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As Earth Day Approaches, Checking In on NYC Mayor's Environmental Plans

DAVID NEWTOWN, HOST: New York City Mayor Eric Adams was not vocal about climate change issues during his campaign, but in late January, he created a Climate Task Force to address climate change in New York City. With Earth Day on Friday, we thought it was a good time to give Mayor Adams a report card. I have here Dr. Steven Cohen, former executive director of the Earth Institute at Columbia. Thank you for joining me.

STEVEN COHEN: Thanks for having me.

NEWTOWN: So, to start off, what report card would you give for Mayor Adams?

COHEN: Well, I'd say the class has just begun so I'm not sure I want to grade him yet. He's only been in for 100 days, but his team wasn't appointed till the first week of February. We just lived through eight years with a mayor who did nothing but talk. And so I like to give his new team some time to actually do something.

NEWTOWN: Let’s talk about Mayor Adams’s key commitments to climate sustainability. The first one is installing 100 megawatts of solar on schools, libraries, community centers and other public buildings. What does that look like for New Yorkers? And how is that a good idea for a regular New Yorker on the street?

COHEN: Oh, it starts with—the city has control of 4000 buildings. And so one of the things that the city can do—it’s the same thing the federal government is doing—is using their own purchasing power to influence the market in the city. One of the problems with rooftop solar in a city like New York, is that we have to be careful about making sure that firefighters still have access to the buildings. And so we have to be very careful about where we put those solar arrays. But there has been a lot of discussion over the last few years, and now we have an approach to it. I think this is a good start. You set the example and you put it in your own buildings.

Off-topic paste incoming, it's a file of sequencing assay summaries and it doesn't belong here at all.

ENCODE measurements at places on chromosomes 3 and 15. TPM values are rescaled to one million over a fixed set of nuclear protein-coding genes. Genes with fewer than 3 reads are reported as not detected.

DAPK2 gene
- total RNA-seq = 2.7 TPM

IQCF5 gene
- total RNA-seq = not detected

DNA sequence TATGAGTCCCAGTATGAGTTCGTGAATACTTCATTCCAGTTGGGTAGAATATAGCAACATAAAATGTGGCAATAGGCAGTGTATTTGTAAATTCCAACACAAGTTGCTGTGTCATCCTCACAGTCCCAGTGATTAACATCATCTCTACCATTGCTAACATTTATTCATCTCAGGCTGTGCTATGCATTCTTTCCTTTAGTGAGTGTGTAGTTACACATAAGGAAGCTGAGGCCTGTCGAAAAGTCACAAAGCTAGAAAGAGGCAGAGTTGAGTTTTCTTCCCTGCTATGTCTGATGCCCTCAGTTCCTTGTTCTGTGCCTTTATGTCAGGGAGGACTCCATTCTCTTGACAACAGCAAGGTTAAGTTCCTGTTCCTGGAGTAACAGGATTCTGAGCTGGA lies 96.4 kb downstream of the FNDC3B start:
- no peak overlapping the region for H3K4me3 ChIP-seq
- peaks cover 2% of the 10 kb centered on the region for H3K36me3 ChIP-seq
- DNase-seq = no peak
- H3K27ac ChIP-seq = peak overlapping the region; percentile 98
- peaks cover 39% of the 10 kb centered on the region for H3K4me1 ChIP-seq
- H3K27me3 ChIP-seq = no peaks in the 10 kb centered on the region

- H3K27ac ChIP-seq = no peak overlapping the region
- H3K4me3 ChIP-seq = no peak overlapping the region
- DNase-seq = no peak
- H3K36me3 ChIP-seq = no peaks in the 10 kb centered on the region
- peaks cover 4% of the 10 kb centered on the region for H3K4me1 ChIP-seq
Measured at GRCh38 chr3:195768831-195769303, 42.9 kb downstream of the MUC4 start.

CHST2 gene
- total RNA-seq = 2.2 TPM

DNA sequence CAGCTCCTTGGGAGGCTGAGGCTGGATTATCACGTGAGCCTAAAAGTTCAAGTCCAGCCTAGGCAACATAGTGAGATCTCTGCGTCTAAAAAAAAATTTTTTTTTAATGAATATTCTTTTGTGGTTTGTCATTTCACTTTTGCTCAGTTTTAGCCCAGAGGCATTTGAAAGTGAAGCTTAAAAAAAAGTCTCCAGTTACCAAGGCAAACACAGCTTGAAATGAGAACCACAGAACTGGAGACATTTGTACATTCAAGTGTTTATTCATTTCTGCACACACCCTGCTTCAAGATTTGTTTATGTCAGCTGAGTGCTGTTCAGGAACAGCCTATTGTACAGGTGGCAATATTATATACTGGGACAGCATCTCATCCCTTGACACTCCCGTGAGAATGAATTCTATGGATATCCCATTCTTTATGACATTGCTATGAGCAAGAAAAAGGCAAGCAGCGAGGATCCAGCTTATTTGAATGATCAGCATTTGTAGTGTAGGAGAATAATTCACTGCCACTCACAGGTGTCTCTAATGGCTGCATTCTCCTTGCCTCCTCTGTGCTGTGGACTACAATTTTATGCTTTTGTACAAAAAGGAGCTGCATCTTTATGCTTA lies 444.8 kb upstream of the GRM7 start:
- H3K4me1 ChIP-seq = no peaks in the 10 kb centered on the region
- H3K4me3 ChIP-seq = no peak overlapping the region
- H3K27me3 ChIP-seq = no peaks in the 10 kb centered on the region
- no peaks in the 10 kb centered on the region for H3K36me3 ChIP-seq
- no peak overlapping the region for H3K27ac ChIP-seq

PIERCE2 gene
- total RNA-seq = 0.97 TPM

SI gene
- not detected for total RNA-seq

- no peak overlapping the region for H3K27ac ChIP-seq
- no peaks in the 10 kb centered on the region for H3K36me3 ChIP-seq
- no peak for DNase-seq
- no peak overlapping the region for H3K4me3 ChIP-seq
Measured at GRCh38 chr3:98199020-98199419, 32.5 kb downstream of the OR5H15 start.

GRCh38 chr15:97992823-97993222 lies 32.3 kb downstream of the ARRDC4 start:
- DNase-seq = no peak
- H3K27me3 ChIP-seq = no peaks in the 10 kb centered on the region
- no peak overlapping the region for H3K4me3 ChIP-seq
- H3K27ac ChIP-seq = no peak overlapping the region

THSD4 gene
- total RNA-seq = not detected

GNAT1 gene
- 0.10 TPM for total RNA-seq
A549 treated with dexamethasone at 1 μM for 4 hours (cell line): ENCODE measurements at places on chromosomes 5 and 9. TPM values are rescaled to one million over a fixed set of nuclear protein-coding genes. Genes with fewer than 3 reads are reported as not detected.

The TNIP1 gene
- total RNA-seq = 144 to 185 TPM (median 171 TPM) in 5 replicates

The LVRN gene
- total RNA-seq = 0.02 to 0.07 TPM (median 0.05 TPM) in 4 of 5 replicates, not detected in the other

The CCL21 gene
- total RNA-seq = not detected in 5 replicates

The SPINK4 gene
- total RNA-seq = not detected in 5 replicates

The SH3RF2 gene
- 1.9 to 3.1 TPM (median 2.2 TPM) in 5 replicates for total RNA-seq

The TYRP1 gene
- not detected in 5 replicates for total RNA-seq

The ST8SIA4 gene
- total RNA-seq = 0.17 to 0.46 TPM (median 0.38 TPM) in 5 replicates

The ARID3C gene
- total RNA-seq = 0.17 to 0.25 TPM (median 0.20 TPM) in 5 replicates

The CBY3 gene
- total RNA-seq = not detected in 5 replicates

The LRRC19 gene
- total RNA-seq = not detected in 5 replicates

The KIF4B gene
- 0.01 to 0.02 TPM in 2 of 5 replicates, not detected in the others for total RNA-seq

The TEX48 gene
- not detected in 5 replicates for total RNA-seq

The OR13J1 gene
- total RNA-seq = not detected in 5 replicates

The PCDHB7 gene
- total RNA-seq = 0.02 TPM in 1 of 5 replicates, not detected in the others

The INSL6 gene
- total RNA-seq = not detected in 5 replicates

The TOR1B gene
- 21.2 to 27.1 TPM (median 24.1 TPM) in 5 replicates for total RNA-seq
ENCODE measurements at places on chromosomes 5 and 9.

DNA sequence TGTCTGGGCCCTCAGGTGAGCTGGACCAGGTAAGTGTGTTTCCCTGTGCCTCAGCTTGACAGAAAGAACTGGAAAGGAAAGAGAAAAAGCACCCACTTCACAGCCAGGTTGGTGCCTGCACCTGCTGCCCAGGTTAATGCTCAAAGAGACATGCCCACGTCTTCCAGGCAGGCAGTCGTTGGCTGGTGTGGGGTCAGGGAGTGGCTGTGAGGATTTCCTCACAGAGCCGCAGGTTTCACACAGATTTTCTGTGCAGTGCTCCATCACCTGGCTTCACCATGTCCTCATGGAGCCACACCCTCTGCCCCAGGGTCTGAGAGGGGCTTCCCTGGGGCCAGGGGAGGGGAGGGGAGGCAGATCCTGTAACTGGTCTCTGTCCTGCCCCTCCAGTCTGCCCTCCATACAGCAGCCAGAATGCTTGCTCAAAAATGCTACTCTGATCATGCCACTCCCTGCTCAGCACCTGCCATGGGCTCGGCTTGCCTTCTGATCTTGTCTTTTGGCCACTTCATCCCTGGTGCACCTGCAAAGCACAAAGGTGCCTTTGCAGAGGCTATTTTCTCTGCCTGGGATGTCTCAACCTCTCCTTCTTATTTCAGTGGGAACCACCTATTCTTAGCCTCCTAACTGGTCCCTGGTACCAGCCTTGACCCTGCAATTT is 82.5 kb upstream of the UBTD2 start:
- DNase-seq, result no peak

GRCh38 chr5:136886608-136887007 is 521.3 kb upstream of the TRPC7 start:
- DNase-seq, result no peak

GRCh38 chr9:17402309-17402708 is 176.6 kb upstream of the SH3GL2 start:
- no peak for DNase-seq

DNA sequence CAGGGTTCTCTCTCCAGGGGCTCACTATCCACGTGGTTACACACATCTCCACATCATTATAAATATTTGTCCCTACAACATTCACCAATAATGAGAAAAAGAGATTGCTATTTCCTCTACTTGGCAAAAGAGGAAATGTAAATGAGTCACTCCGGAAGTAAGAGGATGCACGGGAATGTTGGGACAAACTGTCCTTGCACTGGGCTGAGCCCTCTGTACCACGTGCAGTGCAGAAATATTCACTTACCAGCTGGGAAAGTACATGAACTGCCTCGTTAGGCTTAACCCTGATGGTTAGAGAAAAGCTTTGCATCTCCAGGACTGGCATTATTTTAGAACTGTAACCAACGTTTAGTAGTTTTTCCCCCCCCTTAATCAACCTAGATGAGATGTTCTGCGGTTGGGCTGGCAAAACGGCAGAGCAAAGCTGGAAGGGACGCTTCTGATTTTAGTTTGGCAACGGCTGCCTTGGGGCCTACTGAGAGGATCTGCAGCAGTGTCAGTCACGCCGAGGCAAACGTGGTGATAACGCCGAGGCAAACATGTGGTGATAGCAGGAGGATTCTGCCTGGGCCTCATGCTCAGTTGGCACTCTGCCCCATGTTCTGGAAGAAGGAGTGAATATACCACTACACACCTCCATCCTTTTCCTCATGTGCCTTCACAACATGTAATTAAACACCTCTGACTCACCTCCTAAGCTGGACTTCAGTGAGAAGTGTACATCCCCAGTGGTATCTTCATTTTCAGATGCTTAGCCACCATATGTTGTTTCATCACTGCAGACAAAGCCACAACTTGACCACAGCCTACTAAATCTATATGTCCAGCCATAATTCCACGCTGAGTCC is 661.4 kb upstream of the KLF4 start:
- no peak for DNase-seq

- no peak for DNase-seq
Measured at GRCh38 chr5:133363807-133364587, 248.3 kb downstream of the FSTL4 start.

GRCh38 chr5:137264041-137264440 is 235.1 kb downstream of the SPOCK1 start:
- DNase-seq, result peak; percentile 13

NEWTOWN: The second point was on expanding resiliency projects and infrastructure in New York City. First off, could you explain what resiliency projects are?

COHEN: We already have baked into the atmosphere enough carbon dioxide and other global warming gasses that we have a warming a warmer planet. And so that means we're going to have extreme weather events. And we have to be more resilient or stronger to resist those impacts. And the city has done quite a few things after Hurricane Sandy to get ready for at least the problems that we saw along the waterfront. The problem is that it's not just the waterfront. We're going to have to actually invest a lot more than we thought to protect ourselves from extreme weather events.

NEWTOWN: The next point that Mayor Adams put forth was about breaking ground on a massive clean energy complex at Ward's Island Water Resource Recovery Facility. In addition, Eric Adams also put into place a plan to turn the city into a wind energy hub. How do you feel about these ideas of making New York City a center for clean energy in the US or even in the world?

COHEN: Well, I think New York City can make a contribution. I also think that the Long Island area, the south shore of Long Island in particular, is ripe for wind development. In fact, there's—there are plans in place. So the city shouldn't be divorced from the state here. New York State is doing quite a lot and the city should be part of what's going on.

NEWTOWN: The relationship between de Blasio and Cuomo was rather fraught. Are there signs that Adams and Hochul are working together better in terms of climate ideas?

COHEN: Yeah, fortunately, Adams is an adult and Hochul is an adult, and we had two school-yard guys duking it out over God-knows-what, and the city suffered, and the state suffered. It was really idiotic. We've already see Adams—seen Adams and Hochul working together and enjoying press conferences and cooperating with each other. And frankly, New York City, as large and powerful as it is, in terms of formal jurisdiction, is a creature of the state. It's very important that the mayor and the governor work together, and I think we're in a much better place right now.

NEWTOWN: Dr. Stephen Cohen, former executive director of the Earth Institute at Columbia. Thank you for being here today.

COHEN: Thanks for having me, David.

David Newtown, Columbia Radio News.


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